Forensic Accounting in Practice
Forensic Accounting in Practice
In this assignment I am going to determine the most important skills that a forensic accountant needs to possess and evaluate the need for each skill and describe the role of a forensic accountant within a courtroom environment. Also, I will analyze the legal responsibility a forensic accountant has while providing service to a business and research two cases where forensic accountants have provided vital evidence in a case.
With the actual economic slowdown, it is seen a raised need for forensic accounting services because society has to deal with collapses in financial sphere, multiple white collar law-breaking and increasing cases of occupational fraud. The Association of Certified Fraud Examiners (ACFE) estimates that annually organizations lose $994 billion because of occupational fraud.
Although forensic accounting is currently on the “hot” list of client services, there are plenty of accountants getting involved who shouldn’t be because they don’t understand the ins and outs of the niche...Many accountants think it is simply fraud investigation, and it’s not. It is really much more than dealing with the numbers. It’s no longer just basic fraud work (Kahan, S. (2006). “Sherlock Holmes enters accounting: Dramatic increase in fraud brings more CPA sleuths into the industry.” Accounting Today, 20(8), 1, 32-33).
The AICPA has recognized overall features of services forensic accounting is generally involved: • The usage of specific knowledges together with investigative skills that a CPA possess. • Collecting, analyzing then evaluating evidential affair • Interpreting and communicating abilities in the boardroom, courtroom and other legal or administrative venue (Durkin and Ueltzen, 2009)
According to the AICPA’s understanding, there are important skills that a forensic accountant should have that also include not only analytical characteristics but investigative and communication knowledge and skills: • Professional responsibilities, practice management
• Laws, dispute resolution and courts
• Planning or preparation
• Collection of information and saving (documents, electronic data, interviews/interrogations,) • Experts, reporting, and testimony (Durkin and Ueltzen, 2009)
Fraud prevention and financial statement offense of giving a false or misleading account by a company are considered to be the most important feature of forensic accounting. In these cases forensic accountants can: 1. Using their knowledge on consistent pattern of recording fabricated, altered or incomplete information about the specific business operations to find documentary evidence (or disproof) that an accounting data have failed to the actual content of economic activity, that became a subject of an investigation or proceeding;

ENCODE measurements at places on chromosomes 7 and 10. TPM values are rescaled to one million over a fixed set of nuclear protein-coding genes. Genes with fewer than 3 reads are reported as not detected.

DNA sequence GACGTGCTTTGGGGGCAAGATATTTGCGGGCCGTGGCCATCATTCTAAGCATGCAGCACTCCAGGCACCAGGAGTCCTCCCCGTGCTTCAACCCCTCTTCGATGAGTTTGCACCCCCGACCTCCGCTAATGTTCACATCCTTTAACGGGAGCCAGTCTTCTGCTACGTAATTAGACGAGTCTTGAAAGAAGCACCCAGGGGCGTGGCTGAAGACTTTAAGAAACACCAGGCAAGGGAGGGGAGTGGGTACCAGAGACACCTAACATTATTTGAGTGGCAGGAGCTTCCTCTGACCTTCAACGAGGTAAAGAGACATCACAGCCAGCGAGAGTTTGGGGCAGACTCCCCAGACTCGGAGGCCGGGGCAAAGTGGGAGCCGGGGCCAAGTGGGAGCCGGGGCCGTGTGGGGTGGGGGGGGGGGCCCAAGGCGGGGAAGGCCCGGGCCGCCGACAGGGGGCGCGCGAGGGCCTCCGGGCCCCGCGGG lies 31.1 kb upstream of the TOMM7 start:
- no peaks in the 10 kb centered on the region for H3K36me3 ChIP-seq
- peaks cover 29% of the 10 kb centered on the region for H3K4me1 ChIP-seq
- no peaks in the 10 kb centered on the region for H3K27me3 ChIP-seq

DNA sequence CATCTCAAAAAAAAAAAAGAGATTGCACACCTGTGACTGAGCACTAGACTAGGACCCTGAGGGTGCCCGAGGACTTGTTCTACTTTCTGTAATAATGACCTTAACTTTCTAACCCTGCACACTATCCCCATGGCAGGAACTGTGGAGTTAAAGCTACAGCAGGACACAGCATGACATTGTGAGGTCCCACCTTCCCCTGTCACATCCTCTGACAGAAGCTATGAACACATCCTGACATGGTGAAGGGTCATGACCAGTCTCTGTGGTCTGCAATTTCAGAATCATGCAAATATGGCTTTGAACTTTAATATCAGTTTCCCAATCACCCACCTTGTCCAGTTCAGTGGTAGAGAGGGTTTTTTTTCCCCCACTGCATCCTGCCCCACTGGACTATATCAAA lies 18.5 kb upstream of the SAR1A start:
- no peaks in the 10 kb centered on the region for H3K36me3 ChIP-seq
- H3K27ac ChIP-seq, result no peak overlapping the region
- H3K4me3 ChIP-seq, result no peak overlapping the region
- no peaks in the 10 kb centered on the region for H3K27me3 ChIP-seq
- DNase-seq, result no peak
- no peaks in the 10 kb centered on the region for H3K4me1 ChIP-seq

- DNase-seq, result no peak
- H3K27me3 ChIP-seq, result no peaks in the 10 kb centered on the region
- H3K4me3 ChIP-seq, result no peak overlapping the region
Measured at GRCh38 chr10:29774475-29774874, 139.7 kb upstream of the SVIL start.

2. Give an opinion on the characteristics of the individual business, which became the subject to investigation (phenomena sides);
3. Identifying unsubstantiated accounting operations, to give an opinion on their impact on the accuracy of recognition of economic activity and its results in the system of accounting data, define the particular individuals responsible for the improper performance of such operations;
4. Using knowledge on the protective functions of accounting and consistent patterns of their usage in the activity of auditing, research materials of audits, to determine (if any) methodological errors made by supervisors that didn’t allow them to uncover inconsistencies between user data and real content reflected in their business operations.
A forensic accountant's work of activity can ultimately lead to an appearance in a courtroom as a witness. He or she then face an extraordinary responsibility to say and do the right things. As a testifying expert, a forensic accountant must remember that there are important and distinct differences between...
References: Durkin, R., and Ueltzen, M. (2009). The Evolution of The CFF Credential, The Practicing CPA, July/August.
“Forensic Accounting: Fraudulent Reporting and Concealed Assets”, Code 731950
Freeman, S. How forensic accounting works. Retrieved from http://www.science.howstuffworks.com
Kahan, S. (2006). “Sherlock Holmes enters accounting: Dramatic increase in fraud brings more CPA sleuths into the industry.” Accounting Today, 20(8), 1, 32-33.
Smith, B (2009) “The forensic accountant 's role in business interruption and business income claims”.
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